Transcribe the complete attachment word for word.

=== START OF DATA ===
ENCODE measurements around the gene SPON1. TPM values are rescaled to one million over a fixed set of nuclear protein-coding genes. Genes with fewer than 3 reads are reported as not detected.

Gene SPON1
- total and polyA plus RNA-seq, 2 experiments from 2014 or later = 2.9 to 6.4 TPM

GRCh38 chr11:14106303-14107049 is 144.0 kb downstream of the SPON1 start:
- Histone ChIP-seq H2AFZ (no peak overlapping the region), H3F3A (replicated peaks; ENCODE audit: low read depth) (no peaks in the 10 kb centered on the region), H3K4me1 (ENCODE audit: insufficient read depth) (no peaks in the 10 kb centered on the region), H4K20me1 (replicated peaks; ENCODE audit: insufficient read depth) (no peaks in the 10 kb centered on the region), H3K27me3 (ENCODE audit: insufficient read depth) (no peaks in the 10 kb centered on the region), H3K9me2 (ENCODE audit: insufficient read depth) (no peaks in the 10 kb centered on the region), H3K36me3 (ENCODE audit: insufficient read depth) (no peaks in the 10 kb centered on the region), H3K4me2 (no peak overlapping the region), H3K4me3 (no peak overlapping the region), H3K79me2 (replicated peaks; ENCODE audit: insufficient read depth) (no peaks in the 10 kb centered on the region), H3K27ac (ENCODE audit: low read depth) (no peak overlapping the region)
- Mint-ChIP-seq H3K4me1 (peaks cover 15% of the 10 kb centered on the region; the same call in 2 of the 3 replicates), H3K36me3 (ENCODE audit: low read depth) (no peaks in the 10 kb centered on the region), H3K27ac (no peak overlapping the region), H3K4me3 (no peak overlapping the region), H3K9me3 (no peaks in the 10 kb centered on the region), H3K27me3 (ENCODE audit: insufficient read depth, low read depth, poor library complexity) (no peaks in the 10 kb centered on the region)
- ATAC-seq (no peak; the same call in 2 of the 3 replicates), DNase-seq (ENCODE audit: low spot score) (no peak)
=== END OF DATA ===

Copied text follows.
ENCODE measurements around the gene SPON1. TPM values are rescaled to one million over a fixed set of nuclear protein-coding genes. Genes with fewer than 3 reads are reported as not detected.

Gene SPON1
- total and polyA plus RNA-seq, 2 experiments from 2014 or later = 2.9 to 6.4 TPM

GRCh38 chr11:14106303-14107049 is 144.0 kb downstream of the SPON1 start:
- Histone ChIP-seq H2AFZ (no peak overlapping the region), H3F3A (replicated peaks; ENCODE audit: low read depth) (no peaks in the 10 kb centered on the region), H3K4me1 (ENCODE audit: insufficient read depth) (no peaks in the 10 kb centered on the region), H4K20me1 (replicated peaks; ENCODE audit: insufficient read depth) (no peaks in the 10 kb centered on the region), H3K27me3 (ENCODE audit: insufficient read depth) (no peaks in the 10 kb centered on the region), H3K9me2 (ENCODE audit: insufficient read depth) (no peaks in the 10 kb centered on the region), H3K36me3 (ENCODE audit: insufficient read depth) (no peaks in the 10 kb centered on the region), H3K4me2 (no peak overlapping the region), H3K4me3 (no peak overlapping the region), H3K79me2 (replicated peaks; ENCODE audit: insufficient read depth) (no peaks in the 10 kb centered on the region), H3K27ac (ENCODE audit: low read depth) (no peak overlapping the region)
- Mint-ChIP-seq H3K4me1 (peaks cover 15% of the 10 kb centered on the region; the same call in 2 of the 3 replicates), H3K36me3 (ENCODE audit: low read depth) (no peaks in the 10 kb centered on the region), H3K27ac (no peak overlapping the region), H3K4me3 (no peak overlapping the region), H3K9me3 (no peaks in the 10 kb centered on the region), H3K27me3 (ENCODE audit: insufficient read depth, low read depth, poor library complexity) (no peaks in the 10 kb centered on the region)
- ATAC-seq (no peak; the same call in 2 of the 3 replicates), DNase-seq (ENCODE audit: low spot score) (no peak)